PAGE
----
For a number of years, work has been ongoing to improve the way that medical records are made available to treating clinicians. Our main computer system is called SystmOne, which has the advantage of enabling information to be shared between certain health professionals, and where necessary their support staff.
Enhanced data sharing model (EDSM) enables us, with your consent, to share your medical records with those in the NHS who are involved in your care. NHS staff can only access shared information if they are involved in your care and records are kept showing who has accessed your medical records.
As the scheme has been designed to enhance patient care, you have been automatically opted in.
For some time we have shared information for children for child protection reasons and also for patients under the care of the district nursing team. This has helped clinicians to make decisions based upon a wider knowledge of the patient and also helps to reduce the number of times that patients or family members are asked the same question. In short it assists clinicians to provide more ‘joined up care’.
If I agree, who can see my records?
EDSM allows clinicians treating you, who have access to SystmOne to view and in some cases update your medical records. Locally this includes the walk-in centre, many departments at local hospitals (including A&E) and community services, such as the district nursing team. It is anticipated that over time more health services will be able to benefit from EDSM.
Clinicians outside of the surgery who wish to access your medical records will ask for your consent to do so and will need to have been issued with a NHS smartcard. This is a chip and pin card – similar to a bank card.
Can I opt out or pick and choose who sees my record?
Yes, you can. Under EDSM there are two levels of consent. The first is to agree to sharing your medical records out. This is your agreement that records maintained by your GP can be seen, subject to your authority at the time, by clinicians working outside of the surgery. The second is agreeing to share your records in. This means that your GP can see the records made by other health professionals who have access to EDSM.
However, as the treating clinician needs to ask your permission to see your records at the beginning of each period of care you are in control of who can see your medical information.
What if there is a matter that I want to stay just between me and my doctor?
You can ask for any consultation to be marked as private, this means that viewing is restricted to the surgery, but allows the rest of the record to be viewed by whoever else is treating you. It is your responsibility to ask for a consultation to be marked as private.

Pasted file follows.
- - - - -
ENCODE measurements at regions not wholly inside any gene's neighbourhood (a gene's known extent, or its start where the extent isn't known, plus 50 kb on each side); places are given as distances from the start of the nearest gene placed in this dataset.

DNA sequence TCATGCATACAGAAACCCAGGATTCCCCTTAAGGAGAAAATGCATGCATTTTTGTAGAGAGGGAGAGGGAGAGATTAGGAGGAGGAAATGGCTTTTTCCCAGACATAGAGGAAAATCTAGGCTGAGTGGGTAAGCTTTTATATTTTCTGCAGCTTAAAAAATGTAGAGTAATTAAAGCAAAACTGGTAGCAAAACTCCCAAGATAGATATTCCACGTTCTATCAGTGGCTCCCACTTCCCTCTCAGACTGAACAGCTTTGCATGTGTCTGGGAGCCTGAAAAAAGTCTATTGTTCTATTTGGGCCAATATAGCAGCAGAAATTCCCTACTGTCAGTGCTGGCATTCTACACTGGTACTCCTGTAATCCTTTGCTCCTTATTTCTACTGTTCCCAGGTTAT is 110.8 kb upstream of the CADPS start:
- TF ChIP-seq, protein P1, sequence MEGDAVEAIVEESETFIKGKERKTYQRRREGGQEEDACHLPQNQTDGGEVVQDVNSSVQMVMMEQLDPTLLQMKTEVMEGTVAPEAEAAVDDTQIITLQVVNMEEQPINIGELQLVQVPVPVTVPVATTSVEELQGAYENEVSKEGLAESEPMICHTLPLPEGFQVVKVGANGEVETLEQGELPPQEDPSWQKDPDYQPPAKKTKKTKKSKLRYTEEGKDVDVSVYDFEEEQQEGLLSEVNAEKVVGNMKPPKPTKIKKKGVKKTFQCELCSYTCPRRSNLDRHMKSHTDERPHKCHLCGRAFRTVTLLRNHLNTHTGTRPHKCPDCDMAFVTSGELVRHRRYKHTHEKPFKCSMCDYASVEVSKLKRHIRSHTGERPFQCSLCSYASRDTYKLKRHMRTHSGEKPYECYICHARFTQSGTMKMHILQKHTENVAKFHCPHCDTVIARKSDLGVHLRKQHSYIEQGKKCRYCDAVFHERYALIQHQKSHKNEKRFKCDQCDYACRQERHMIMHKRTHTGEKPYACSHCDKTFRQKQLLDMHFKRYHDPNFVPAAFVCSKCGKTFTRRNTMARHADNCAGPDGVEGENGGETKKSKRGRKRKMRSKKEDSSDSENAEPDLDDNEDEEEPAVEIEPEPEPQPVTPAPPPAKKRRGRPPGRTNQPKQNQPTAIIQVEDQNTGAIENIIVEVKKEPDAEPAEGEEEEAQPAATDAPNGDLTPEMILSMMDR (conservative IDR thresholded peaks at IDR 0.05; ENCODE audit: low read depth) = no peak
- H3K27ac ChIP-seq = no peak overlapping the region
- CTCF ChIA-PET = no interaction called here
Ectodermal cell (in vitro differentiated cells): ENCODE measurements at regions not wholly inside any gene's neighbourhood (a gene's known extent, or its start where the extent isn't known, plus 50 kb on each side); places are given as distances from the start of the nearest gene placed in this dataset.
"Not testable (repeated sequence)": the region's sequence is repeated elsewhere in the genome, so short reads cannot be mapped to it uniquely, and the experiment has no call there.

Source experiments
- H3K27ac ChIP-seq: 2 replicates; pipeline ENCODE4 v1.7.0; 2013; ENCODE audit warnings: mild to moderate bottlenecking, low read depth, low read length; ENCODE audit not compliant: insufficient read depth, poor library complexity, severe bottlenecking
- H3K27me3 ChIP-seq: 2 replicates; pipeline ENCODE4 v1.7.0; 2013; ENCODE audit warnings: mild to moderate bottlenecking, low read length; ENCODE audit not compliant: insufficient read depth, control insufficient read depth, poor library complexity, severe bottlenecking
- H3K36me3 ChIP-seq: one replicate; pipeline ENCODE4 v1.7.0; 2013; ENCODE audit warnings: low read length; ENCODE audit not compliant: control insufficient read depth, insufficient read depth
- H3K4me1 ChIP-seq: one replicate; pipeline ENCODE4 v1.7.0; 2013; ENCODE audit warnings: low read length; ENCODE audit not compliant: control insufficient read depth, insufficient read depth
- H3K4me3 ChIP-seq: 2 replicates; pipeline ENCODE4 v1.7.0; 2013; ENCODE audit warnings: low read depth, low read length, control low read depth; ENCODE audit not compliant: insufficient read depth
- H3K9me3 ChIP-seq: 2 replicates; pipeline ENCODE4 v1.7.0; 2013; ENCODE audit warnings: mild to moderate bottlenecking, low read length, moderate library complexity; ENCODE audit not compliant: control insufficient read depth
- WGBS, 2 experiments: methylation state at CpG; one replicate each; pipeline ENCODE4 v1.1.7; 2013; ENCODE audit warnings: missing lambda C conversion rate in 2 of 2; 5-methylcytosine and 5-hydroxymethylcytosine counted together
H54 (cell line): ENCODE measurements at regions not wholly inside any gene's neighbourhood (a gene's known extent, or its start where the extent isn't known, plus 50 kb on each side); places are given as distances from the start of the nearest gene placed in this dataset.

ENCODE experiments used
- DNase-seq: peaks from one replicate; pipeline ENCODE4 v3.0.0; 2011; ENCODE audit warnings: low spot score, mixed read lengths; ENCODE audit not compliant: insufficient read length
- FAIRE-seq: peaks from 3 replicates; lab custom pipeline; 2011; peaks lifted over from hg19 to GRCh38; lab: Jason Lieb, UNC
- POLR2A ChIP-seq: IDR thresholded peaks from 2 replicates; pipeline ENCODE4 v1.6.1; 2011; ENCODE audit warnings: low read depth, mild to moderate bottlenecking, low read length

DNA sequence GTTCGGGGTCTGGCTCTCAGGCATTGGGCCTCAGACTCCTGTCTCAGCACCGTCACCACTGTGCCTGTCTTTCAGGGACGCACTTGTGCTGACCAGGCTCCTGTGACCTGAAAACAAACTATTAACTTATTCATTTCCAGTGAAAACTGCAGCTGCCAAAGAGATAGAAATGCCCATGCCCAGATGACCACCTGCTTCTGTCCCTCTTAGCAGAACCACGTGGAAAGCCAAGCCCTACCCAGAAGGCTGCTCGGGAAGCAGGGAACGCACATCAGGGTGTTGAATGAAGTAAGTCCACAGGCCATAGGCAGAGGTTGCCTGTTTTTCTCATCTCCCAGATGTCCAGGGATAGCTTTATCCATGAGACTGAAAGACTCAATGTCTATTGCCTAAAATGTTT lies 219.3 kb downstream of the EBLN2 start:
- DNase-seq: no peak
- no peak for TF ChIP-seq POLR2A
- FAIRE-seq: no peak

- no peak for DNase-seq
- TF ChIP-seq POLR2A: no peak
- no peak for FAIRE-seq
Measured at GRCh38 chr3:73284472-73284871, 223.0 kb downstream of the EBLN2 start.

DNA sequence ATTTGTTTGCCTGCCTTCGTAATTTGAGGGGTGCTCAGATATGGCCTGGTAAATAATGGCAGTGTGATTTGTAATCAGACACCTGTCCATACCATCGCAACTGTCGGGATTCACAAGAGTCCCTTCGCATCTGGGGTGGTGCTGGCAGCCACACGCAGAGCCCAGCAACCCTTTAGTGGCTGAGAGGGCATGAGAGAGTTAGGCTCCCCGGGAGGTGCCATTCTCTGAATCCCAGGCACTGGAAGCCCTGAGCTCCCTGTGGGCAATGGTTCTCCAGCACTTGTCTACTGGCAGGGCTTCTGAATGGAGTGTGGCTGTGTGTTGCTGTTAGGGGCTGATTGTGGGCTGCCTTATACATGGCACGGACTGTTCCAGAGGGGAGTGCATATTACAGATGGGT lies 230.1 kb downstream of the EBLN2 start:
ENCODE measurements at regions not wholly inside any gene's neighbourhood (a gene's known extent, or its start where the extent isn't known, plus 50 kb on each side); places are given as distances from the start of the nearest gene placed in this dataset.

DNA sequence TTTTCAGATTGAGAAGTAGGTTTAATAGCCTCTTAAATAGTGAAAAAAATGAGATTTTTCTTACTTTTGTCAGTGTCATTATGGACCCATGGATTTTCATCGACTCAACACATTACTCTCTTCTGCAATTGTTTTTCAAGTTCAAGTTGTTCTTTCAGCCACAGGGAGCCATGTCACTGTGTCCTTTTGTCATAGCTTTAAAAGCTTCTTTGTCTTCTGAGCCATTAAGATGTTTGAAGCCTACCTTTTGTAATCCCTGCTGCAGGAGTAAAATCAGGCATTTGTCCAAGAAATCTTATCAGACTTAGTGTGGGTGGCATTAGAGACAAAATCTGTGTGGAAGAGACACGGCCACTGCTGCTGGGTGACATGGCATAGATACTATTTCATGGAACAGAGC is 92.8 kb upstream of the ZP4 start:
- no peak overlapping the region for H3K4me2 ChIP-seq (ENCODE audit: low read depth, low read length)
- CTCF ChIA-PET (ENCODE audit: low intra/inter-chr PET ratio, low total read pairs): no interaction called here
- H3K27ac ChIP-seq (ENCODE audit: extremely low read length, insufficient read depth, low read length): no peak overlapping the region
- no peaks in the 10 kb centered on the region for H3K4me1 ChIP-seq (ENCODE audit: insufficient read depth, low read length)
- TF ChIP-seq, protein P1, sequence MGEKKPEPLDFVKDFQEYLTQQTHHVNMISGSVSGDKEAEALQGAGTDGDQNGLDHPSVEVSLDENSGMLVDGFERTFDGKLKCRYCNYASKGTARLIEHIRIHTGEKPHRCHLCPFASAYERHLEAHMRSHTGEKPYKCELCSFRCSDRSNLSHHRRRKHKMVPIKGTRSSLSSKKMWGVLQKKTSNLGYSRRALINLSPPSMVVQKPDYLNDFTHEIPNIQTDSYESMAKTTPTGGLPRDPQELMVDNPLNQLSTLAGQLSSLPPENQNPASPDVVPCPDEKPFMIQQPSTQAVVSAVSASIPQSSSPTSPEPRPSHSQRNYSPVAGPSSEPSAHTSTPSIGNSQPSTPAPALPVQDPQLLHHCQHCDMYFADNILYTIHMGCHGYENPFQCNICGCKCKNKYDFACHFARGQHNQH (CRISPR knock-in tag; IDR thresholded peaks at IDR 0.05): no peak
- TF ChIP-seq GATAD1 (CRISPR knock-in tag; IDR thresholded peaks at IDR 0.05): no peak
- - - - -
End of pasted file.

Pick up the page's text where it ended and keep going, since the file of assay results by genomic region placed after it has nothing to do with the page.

Haven’t I agreed/disagreed to do this before?
EDSM may seem very similar to patients as the summary care record which went live some years ago. The summary care record contains only a very small part of your record that is available to be seen by clinicians who might be treating you in A&E departments, walk in centres or if you register temporarily somewhere else within the UK.
Can I change my mind?
Yes, you can always change your mind and amend who you consent to see your records. For instance you can decline to share your records out from the surgery, but if you build up a relationship with the physiotherapist who is treating you and they asked you if they could look at an x-ray report, you could give your consent at that point for them to view your records.
You will be referred back to us to change your preference, so the physio treating won’t be able to see your records instantly, but should be able to by, the next time of your next appointment.
If I decline what happens in an emergency?
In the event of a medical emergency, for instance if you were taken unconscious to A&E, and the clinician treating you feels it is important to be able to see your medical records he is able to override any consents set.
However, the doctor has to give a written reason for doing so. Where this happens an audit is undertaken by the local Caldicott Guardian (the person with overall responsibility for Data Protection compliance).
Can anyone else see my medical records?
On a daily basis, we get requests from insurance companies to either have copies of medical records or excerpts from patients’ medical records. This requires your signed consent.
Occasionally we are asked for information from the medical records for legal reasons and we will only provide information when legally required to do so.
If you have any questions or wish to opt out, please use our Ask Reception a Question form. If necessary, the receptionist will arrange for someone to give you a call.
You are free to change your mind at any time. Information about you and the care you receive is shared, in a secure system, by healthcare staff to support your treatment and care.